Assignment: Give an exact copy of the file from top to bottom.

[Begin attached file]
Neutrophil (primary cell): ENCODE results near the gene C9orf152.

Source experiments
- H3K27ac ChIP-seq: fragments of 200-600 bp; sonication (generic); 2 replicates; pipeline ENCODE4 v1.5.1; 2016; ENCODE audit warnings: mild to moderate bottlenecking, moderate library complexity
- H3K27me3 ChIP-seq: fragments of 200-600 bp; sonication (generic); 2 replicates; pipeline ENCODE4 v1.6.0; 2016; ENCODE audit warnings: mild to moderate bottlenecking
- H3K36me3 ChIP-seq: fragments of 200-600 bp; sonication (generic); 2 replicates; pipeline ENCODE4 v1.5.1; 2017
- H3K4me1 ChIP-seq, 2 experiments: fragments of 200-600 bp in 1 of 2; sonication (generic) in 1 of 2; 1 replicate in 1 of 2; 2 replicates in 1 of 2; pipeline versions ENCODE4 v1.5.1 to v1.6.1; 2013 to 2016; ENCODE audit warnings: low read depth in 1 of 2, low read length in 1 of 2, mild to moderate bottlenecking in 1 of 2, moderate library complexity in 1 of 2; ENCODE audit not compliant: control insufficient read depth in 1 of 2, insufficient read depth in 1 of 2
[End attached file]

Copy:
Neutrophil (primary cell): ENCODE results near the gene C9orf152.

Source experiments
- H3K27ac ChIP-seq: fragments of 200-600 bp; sonication (generic); 2 replicates; pipeline ENCODE4 v1.5.1; 2016; ENCODE audit warnings: mild to moderate bottlenecking, moderate library complexity
- H3K27me3 ChIP-seq: fragments of 200-600 bp; sonication (generic); 2 replicates; pipeline ENCODE4 v1.6.0; 2016; ENCODE audit warnings: mild to moderate bottlenecking
- H3K36me3 ChIP-seq: fragments of 200-600 bp; sonication (generic); 2 replicates; pipeline ENCODE4 v1.5.1; 2017
- H3K4me1 ChIP-seq, 2 experiments: fragments of 200-600 bp in 1 of 2; sonication (generic) in 1 of 2; 1 replicate in 1 of 2; 2 replicates in 1 of 2; pipeline versions ENCODE4 v1.5.1 to v1.6.1; 2013 to 2016; ENCODE audit warnings: low read depth in 1 of 2, low read length in 1 of 2, mild to moderate bottlenecking in 1 of 2, moderate library complexity in 1 of 2; ENCODE audit not compliant: control insufficient read depth in 1 of 2, insufficient read depth in 1 of 2